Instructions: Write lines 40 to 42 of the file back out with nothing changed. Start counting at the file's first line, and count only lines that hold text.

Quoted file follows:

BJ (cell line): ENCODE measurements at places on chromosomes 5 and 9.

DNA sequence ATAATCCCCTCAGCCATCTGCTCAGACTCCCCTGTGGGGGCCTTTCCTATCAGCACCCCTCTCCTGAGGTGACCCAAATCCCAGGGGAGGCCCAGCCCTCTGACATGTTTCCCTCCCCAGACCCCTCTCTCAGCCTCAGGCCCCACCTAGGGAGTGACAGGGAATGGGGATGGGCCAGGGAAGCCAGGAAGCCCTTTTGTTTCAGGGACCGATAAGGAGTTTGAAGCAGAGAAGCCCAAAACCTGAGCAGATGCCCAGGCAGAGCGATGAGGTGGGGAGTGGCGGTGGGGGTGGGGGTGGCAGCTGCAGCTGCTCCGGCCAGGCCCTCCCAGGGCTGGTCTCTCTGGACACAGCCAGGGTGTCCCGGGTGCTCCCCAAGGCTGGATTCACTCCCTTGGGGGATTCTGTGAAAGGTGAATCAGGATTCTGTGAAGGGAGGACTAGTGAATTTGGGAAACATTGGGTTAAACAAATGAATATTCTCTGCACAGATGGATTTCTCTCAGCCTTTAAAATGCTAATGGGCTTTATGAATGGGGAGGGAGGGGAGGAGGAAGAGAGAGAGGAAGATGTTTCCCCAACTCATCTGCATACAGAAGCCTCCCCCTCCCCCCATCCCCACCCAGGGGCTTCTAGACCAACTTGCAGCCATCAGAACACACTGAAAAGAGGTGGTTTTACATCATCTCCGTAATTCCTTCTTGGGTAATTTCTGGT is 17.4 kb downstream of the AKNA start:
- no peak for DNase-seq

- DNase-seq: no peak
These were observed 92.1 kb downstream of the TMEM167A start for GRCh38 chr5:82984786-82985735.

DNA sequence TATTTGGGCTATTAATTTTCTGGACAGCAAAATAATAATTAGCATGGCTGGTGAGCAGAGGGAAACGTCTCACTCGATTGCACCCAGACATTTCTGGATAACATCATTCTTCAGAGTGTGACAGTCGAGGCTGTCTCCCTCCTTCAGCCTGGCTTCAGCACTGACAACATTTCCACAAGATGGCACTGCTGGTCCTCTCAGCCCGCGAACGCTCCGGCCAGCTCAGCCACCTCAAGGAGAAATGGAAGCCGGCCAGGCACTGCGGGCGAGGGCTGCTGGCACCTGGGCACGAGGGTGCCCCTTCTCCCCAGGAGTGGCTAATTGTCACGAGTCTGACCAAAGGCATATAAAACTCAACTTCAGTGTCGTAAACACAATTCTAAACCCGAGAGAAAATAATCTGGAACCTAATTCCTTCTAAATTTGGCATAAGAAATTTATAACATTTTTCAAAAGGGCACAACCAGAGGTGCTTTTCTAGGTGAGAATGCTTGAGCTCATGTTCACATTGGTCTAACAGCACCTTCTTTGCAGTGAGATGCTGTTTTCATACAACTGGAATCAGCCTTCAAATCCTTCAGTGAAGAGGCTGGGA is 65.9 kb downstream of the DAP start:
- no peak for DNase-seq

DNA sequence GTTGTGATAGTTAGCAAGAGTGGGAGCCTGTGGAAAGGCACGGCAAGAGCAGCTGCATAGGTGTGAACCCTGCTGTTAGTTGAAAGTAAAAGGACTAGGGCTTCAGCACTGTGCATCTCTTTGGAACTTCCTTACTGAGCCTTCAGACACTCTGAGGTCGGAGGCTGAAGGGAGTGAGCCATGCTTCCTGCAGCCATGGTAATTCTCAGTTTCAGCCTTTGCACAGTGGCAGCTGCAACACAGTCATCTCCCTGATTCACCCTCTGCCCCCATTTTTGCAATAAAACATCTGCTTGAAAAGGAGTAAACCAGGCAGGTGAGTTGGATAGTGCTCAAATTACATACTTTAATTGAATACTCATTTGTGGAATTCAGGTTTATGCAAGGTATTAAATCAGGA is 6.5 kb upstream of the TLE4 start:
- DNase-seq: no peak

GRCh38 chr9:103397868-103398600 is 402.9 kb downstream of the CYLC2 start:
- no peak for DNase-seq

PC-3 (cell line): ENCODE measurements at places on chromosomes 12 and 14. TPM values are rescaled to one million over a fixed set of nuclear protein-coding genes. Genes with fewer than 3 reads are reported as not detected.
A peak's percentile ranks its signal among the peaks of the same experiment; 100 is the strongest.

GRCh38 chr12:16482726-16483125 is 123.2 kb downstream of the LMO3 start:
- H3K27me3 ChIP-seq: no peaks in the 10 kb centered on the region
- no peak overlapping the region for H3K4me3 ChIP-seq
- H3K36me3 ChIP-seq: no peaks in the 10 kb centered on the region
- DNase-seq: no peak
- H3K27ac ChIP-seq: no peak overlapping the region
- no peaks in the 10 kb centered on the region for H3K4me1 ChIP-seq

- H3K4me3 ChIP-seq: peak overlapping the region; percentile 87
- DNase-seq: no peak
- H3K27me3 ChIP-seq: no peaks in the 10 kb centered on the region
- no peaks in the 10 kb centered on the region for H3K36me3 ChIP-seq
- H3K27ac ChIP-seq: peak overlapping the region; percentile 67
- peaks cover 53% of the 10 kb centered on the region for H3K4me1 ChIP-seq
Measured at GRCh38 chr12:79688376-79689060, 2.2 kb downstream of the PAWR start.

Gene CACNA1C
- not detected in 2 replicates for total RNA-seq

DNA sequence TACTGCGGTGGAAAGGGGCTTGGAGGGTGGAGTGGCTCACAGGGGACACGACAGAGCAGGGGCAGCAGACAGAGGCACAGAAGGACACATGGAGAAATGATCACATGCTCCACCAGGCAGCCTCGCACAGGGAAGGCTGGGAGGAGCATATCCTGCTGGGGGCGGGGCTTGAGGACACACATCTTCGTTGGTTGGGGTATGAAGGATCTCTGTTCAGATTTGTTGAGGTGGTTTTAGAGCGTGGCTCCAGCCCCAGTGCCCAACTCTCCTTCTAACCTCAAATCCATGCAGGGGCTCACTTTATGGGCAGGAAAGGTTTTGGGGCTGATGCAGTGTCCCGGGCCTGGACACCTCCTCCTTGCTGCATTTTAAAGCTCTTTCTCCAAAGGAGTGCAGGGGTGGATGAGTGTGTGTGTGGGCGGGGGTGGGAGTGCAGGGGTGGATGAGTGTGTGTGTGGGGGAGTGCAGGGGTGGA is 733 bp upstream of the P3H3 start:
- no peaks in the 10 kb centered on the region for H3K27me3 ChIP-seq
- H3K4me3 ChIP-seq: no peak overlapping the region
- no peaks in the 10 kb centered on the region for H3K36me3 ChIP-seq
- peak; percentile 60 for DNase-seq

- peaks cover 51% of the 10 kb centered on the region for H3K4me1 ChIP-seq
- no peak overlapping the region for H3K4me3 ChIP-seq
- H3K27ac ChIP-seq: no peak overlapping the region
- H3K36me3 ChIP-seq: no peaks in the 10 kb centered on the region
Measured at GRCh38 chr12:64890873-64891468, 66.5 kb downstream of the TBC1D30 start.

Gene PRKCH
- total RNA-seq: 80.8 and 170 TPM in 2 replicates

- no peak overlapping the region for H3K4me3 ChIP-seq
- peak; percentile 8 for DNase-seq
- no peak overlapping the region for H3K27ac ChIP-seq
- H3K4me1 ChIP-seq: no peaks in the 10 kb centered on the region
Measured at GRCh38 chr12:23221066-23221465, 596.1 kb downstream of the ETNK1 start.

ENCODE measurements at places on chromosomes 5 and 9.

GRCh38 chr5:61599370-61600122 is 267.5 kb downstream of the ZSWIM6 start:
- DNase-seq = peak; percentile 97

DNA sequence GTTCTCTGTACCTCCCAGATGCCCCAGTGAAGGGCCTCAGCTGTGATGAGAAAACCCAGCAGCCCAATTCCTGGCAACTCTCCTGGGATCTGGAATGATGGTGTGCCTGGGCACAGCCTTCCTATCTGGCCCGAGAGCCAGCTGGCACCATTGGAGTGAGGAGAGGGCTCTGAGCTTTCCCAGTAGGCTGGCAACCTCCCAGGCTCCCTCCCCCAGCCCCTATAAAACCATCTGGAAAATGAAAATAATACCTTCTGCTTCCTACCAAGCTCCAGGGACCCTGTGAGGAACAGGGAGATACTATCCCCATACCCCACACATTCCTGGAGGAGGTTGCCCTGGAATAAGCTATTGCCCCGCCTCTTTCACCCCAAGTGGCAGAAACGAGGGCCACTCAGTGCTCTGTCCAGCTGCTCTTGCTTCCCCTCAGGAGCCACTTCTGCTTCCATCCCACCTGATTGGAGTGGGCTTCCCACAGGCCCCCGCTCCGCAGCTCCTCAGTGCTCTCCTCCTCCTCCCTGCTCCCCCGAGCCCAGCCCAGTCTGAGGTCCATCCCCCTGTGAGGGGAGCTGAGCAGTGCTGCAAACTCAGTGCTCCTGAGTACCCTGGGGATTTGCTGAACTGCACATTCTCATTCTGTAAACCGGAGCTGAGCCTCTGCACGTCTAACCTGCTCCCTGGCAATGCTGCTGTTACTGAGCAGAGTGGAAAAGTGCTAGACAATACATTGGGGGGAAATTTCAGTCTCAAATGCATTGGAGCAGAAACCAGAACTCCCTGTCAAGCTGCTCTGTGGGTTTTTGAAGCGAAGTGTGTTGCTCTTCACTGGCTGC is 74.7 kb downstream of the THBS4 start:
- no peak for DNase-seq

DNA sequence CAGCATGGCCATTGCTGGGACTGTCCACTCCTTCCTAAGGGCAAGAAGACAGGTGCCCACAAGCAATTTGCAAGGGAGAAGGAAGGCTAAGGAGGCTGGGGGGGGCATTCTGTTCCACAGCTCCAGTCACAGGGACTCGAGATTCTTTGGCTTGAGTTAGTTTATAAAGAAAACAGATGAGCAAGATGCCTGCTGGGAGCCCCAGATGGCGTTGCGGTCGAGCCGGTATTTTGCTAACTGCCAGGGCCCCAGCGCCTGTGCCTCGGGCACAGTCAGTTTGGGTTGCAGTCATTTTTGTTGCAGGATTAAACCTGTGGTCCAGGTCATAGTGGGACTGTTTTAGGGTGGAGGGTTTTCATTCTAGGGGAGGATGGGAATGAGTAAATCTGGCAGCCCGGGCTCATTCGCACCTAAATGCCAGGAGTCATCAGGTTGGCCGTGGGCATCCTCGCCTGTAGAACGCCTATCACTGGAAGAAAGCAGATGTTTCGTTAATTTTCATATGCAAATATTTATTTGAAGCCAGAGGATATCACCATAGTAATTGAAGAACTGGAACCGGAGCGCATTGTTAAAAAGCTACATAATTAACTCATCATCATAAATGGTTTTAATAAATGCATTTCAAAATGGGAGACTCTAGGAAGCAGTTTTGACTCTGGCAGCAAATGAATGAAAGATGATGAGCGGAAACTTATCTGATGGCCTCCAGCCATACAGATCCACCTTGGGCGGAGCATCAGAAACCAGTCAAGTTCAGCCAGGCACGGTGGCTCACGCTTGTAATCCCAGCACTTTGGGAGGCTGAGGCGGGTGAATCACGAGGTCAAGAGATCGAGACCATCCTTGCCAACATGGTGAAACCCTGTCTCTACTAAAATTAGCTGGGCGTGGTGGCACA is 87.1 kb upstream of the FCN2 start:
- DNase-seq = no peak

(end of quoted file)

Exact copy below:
Gene PRKCH
- total RNA-seq: 80.8 and 170 TPM in 2 replicates

- no peak overlapping the region for H3K4me3 ChIP-seq